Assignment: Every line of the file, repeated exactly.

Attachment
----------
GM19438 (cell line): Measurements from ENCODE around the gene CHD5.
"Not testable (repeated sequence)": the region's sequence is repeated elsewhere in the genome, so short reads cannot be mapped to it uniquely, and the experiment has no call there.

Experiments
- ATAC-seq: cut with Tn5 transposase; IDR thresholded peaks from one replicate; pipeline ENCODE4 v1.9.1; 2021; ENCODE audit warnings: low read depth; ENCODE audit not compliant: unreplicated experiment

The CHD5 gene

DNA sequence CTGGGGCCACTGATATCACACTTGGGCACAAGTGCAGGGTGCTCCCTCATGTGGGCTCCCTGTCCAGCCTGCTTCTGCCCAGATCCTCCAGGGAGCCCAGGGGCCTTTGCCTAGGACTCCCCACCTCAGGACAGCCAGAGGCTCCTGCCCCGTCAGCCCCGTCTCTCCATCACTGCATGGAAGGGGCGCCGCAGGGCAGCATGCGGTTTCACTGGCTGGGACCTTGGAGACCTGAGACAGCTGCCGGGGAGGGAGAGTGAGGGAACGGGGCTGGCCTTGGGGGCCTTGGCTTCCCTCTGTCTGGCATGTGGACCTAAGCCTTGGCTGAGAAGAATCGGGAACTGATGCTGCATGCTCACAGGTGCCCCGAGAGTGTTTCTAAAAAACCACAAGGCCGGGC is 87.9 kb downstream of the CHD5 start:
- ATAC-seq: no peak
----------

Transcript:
GM19438 (cell line): Measurements from ENCODE around the gene CHD5.
"Not testable (repeated sequence)": the region's sequence is repeated elsewhere in the genome, so short reads cannot be mapped to it uniquely, and the experiment has no call there.

Experiments
- ATAC-seq: cut with Tn5 transposase; IDR thresholded peaks from one replicate; pipeline ENCODE4 v1.9.1; 2021; ENCODE audit warnings: low read depth; ENCODE audit not compliant: unreplicated experiment

The CHD5 gene

DNA sequence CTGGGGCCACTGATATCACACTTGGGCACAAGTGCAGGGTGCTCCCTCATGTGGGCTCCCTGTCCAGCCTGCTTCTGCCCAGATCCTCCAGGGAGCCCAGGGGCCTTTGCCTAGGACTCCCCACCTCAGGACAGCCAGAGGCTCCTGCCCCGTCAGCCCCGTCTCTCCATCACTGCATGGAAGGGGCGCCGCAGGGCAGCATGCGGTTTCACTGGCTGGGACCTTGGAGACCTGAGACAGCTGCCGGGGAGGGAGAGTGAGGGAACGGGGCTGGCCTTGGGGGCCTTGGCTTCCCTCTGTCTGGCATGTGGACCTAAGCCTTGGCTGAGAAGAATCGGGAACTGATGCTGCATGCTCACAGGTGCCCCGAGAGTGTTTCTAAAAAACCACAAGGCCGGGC is 87.9 kb downstream of the CHD5 start:
- ATAC-seq: no peak